Confrontation between OPP, rural landowners
Ontario Provincial Police and rural landowners had a confrontation Wednesday over the construction of septic treatment tanks near a dairy farm in the Upper Ottawa Valley.
Four members of the Ontario Landowners Association have already been ordered not to communicate with one another after they put up a blockade that halted construction of a sewage pilot project in Horton Township, just outside Refrew, last week.
Association President Jack MacLaren and members Ed Kennedy and Larry and Cindy Reid also face charges of mischief in addition to the communication ban.
"The response of Horton Township is to use the police to charge us, versus sitting down and having a talk with us and saying 'how can we solve this problem?'" MacLaren told CTV Ottawa on Wednesday.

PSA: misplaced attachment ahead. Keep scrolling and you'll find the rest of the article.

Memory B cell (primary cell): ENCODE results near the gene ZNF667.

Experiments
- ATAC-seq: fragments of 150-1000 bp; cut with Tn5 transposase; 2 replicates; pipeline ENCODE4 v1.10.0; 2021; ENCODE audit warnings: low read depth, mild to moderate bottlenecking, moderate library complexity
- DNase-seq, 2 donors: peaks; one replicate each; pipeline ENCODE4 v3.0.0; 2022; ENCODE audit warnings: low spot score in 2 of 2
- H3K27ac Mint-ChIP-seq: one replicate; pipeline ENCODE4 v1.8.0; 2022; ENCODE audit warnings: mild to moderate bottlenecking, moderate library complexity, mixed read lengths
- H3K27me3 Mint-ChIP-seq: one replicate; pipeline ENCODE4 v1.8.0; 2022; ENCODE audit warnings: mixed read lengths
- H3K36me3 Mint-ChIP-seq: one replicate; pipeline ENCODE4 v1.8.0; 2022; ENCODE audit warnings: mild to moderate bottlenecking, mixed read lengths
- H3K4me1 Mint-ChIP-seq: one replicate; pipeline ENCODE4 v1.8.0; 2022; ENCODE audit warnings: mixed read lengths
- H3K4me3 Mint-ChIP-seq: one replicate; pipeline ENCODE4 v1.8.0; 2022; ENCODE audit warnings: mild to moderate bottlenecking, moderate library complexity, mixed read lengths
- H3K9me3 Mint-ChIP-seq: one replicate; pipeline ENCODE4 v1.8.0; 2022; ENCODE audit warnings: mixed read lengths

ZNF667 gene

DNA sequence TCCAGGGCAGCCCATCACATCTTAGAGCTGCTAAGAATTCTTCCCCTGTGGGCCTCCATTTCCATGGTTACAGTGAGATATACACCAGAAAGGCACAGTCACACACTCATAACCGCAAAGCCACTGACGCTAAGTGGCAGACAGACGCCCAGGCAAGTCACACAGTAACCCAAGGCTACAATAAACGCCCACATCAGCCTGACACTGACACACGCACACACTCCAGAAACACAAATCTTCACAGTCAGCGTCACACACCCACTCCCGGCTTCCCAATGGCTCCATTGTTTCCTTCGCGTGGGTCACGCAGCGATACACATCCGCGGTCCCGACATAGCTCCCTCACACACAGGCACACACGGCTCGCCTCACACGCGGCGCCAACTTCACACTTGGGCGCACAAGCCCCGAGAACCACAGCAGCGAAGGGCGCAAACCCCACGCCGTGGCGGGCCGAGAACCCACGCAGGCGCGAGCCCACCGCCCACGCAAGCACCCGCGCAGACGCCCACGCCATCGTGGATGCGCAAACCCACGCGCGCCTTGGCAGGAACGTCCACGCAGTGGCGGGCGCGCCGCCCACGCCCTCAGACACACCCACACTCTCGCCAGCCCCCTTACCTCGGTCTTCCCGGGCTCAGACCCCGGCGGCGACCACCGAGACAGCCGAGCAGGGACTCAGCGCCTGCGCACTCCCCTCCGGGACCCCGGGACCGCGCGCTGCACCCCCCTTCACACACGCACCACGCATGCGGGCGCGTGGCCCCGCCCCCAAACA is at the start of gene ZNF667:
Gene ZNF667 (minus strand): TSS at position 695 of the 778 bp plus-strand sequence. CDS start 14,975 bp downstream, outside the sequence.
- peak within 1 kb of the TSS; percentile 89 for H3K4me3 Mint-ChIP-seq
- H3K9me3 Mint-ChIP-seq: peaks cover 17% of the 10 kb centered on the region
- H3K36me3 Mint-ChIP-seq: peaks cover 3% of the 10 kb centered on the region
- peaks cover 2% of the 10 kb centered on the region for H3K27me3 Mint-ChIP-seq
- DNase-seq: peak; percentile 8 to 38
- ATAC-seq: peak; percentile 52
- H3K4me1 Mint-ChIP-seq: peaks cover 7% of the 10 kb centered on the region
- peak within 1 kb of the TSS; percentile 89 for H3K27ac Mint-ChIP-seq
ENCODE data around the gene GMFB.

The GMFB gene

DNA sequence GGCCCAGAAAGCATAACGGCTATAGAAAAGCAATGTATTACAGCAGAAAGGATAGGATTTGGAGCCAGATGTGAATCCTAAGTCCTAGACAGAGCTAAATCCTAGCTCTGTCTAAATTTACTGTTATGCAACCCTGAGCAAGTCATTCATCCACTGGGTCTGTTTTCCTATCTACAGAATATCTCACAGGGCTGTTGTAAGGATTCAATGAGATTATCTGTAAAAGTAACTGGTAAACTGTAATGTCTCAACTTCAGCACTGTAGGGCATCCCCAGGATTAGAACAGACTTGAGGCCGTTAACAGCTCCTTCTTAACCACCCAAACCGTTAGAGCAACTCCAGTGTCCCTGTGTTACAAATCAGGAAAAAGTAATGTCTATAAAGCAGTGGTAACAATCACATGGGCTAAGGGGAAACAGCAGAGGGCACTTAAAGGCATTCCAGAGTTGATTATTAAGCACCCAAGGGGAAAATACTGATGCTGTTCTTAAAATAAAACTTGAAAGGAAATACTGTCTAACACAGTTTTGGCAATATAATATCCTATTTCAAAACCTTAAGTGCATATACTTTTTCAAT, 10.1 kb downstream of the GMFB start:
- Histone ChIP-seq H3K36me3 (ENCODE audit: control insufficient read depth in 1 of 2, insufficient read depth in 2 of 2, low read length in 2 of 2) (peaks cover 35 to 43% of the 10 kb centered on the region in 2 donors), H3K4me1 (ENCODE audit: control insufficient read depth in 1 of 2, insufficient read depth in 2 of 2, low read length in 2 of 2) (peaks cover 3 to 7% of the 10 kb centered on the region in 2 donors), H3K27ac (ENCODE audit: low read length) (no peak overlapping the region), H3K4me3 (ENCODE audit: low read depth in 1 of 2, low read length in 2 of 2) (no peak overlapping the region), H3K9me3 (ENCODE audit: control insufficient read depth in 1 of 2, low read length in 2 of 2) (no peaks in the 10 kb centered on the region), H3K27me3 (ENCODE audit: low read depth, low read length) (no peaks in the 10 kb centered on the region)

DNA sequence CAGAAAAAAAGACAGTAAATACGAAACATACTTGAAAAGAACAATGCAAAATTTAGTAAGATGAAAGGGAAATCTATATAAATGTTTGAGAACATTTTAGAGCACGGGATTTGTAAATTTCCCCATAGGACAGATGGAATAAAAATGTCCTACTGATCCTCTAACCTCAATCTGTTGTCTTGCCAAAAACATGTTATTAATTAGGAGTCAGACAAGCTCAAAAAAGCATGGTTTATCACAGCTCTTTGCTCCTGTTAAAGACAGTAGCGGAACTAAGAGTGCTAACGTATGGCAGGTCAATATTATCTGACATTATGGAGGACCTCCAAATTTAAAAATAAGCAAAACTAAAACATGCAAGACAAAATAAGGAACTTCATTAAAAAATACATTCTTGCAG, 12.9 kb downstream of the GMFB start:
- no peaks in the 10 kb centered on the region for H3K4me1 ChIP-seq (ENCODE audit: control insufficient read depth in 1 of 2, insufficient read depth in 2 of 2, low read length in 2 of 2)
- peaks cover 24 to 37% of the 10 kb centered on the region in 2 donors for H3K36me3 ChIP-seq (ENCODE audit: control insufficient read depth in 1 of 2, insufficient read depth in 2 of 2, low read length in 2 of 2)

Larry Reid who owns the dairy farm near the proposed septic tank construction site says he has several worries about the pilot project, which has been approved by the Ontario Environment Ministry.
"If the water gets contaminated, our livelihood is ruined," said Reid.
Although the project has provincial backing, 83-year-old Beulah Reid says the plan wasn't approved by her or her family.
"I feel they're just doing it for spite because we're living here. It just looks like they want to shove you down," she said.
MacLaren says the association will continue their protest and will obey the communication restrictions until the charges are either dropped or their case goes to trial on Aug. 13.
Until then, he says they won't stop fighting to end the construction of the septic treatment tanks.
"It's just the idea that across from your family home are 20,000 gallons of human manure. Who would want that? Would a good neighbour do that to you, I would say not," he said.
With a report from CTV Ottawa's John Hua